During the Late Bronze Age (1550–1200 B.C.E.), much of the eastern Mediterranean and Near East was carved up among a group of civilizations: Egyptians in the south, Babylonians and Assyrians in Mesopotamia, the Mittani in northern Syria, Hittites in Anatolia, and Mycenaeans in Greece and Crete.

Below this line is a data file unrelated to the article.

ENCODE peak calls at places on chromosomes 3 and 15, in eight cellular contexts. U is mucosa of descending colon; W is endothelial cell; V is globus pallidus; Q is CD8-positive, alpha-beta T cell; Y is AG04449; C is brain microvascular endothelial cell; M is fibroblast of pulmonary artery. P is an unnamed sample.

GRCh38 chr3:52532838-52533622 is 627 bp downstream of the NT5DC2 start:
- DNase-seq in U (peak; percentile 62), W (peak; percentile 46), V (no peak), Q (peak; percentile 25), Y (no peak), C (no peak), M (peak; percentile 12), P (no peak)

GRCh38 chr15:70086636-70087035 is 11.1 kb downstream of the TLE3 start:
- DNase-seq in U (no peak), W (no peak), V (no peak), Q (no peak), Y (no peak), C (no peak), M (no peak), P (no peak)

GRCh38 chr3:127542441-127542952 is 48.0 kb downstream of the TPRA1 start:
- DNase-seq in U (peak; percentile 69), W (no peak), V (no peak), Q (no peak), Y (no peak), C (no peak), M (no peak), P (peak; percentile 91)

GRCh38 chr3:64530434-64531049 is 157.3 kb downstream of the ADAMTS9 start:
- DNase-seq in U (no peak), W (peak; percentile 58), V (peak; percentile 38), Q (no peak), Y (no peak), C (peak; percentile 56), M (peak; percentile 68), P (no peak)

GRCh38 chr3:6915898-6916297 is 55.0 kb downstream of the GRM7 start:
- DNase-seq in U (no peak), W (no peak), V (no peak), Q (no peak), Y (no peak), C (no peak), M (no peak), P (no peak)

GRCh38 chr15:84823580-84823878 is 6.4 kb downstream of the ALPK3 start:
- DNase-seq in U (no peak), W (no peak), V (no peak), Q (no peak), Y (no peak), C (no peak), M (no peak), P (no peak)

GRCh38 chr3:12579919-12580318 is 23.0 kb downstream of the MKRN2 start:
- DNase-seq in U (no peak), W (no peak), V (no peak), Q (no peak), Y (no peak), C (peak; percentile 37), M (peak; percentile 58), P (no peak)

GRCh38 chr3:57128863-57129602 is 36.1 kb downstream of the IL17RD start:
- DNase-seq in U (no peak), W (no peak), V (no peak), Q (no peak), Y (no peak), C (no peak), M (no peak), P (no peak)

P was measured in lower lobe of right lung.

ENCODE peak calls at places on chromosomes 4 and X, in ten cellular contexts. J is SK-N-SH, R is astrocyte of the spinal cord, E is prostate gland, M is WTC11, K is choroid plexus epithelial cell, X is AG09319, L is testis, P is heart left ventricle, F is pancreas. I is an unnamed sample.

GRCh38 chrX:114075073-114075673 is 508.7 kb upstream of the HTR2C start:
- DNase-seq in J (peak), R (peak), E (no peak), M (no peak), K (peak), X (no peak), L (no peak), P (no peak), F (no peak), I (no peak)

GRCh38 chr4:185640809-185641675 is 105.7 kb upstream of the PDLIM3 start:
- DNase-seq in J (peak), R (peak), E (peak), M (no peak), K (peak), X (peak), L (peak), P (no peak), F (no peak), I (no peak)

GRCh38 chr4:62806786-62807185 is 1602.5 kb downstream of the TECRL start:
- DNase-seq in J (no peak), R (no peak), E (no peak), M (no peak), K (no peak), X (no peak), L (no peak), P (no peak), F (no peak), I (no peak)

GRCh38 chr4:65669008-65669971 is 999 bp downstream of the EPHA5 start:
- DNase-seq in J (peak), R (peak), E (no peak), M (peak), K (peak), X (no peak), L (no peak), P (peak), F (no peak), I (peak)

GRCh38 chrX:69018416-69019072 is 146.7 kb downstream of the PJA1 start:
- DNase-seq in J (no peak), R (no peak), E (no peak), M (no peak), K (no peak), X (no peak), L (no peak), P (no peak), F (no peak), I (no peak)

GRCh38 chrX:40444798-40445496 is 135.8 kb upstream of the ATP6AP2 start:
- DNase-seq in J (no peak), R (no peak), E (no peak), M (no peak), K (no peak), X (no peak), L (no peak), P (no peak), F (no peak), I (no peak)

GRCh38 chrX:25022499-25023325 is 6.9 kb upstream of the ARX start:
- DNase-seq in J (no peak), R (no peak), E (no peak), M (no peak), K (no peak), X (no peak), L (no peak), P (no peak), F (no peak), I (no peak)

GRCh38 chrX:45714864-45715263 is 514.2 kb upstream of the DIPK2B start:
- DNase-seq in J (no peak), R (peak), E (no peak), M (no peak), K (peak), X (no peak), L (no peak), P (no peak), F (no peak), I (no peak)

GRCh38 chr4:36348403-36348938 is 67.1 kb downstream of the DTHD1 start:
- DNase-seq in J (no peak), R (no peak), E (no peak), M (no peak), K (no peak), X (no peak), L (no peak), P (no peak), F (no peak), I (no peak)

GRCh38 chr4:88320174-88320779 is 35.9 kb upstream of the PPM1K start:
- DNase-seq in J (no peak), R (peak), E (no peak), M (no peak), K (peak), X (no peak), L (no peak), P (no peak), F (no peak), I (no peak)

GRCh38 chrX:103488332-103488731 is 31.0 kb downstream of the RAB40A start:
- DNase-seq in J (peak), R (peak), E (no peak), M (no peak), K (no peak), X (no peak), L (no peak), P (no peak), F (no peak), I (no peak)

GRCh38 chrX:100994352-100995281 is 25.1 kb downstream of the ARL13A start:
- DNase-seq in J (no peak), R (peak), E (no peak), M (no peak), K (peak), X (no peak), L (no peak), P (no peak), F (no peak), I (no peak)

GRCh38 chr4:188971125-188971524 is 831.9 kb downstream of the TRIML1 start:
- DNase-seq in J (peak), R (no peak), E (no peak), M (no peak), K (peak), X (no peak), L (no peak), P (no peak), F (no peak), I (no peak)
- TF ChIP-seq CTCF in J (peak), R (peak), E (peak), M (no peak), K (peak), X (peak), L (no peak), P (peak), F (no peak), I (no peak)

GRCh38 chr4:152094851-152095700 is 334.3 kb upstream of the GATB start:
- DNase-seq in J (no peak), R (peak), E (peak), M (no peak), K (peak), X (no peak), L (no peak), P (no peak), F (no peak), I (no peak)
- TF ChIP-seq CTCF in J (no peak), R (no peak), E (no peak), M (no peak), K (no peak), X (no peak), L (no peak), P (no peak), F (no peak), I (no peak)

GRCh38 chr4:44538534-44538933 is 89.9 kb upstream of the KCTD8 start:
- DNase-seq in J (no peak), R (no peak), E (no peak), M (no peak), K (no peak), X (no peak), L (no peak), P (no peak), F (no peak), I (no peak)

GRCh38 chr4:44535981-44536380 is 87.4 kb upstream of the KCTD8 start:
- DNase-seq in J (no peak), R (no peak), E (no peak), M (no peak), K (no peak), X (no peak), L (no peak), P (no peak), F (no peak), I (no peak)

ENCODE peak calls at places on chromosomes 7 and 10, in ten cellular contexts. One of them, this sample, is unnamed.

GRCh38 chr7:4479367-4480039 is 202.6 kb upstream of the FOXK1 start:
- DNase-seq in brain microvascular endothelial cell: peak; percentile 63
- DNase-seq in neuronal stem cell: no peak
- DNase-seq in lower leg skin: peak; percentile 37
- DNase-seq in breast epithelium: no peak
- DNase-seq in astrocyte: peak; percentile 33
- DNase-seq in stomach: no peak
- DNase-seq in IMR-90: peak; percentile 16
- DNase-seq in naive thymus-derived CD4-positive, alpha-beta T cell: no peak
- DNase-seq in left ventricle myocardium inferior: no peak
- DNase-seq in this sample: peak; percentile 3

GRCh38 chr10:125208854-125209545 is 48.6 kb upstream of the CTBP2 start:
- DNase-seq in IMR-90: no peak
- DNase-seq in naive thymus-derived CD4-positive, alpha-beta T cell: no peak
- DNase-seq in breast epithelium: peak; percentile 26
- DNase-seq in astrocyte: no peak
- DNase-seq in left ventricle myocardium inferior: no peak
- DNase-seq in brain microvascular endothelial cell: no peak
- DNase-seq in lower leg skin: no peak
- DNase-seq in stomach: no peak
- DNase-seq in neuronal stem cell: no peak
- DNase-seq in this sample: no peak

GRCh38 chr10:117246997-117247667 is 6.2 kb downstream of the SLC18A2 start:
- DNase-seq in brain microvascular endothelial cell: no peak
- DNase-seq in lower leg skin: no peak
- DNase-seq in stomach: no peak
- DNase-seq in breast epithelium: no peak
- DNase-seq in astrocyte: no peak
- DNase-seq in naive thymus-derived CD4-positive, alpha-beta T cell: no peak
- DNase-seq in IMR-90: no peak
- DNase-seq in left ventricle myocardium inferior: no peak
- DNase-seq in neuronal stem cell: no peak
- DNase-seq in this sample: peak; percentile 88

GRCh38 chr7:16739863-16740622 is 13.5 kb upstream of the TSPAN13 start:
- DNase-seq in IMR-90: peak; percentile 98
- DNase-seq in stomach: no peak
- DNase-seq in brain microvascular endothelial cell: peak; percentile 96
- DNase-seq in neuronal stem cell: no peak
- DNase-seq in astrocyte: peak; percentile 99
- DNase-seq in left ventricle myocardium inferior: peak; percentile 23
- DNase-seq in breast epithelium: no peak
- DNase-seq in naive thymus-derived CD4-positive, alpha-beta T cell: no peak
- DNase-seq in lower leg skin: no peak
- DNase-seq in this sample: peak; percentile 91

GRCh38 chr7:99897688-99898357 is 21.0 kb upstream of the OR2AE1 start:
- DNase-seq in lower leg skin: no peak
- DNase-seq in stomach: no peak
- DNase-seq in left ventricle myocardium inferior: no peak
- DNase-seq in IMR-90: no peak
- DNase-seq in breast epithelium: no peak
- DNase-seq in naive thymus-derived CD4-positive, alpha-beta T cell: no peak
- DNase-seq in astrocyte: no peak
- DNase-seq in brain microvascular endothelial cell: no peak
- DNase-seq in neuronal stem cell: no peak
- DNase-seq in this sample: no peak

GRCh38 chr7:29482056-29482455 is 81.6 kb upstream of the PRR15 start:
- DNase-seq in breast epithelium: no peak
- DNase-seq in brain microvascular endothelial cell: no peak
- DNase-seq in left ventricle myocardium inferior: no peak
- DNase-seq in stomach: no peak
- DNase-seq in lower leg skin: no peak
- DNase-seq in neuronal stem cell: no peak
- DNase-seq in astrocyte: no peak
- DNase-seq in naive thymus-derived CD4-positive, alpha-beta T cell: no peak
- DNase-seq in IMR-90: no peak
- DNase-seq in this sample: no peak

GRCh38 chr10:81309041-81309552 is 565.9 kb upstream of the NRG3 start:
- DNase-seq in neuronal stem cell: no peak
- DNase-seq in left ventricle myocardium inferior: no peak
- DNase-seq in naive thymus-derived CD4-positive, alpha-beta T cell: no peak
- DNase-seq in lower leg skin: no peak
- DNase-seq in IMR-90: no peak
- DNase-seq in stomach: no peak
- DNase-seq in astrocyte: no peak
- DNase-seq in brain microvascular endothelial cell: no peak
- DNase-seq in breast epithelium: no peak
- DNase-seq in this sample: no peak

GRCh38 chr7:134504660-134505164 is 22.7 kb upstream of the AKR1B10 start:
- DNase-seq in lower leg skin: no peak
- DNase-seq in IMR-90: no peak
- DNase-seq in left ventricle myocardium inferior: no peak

Many of these states had active diplomatic relations with one another, as well as with smaller kingdoms on Cyprus, in Anatolia, in Syria and in the Levant. The ruling dynasties of these great civilizations created a kind of supraregional sphere of power in which they were tightly bound together despite cultural differences and national loyalties. Not only did Late Bronze Age kings make formal treaties with one another but they forged interdynastic alliances, addressed one another as “brother” and exchanged expensive gifts—much like the interbred European monarchies before World War I.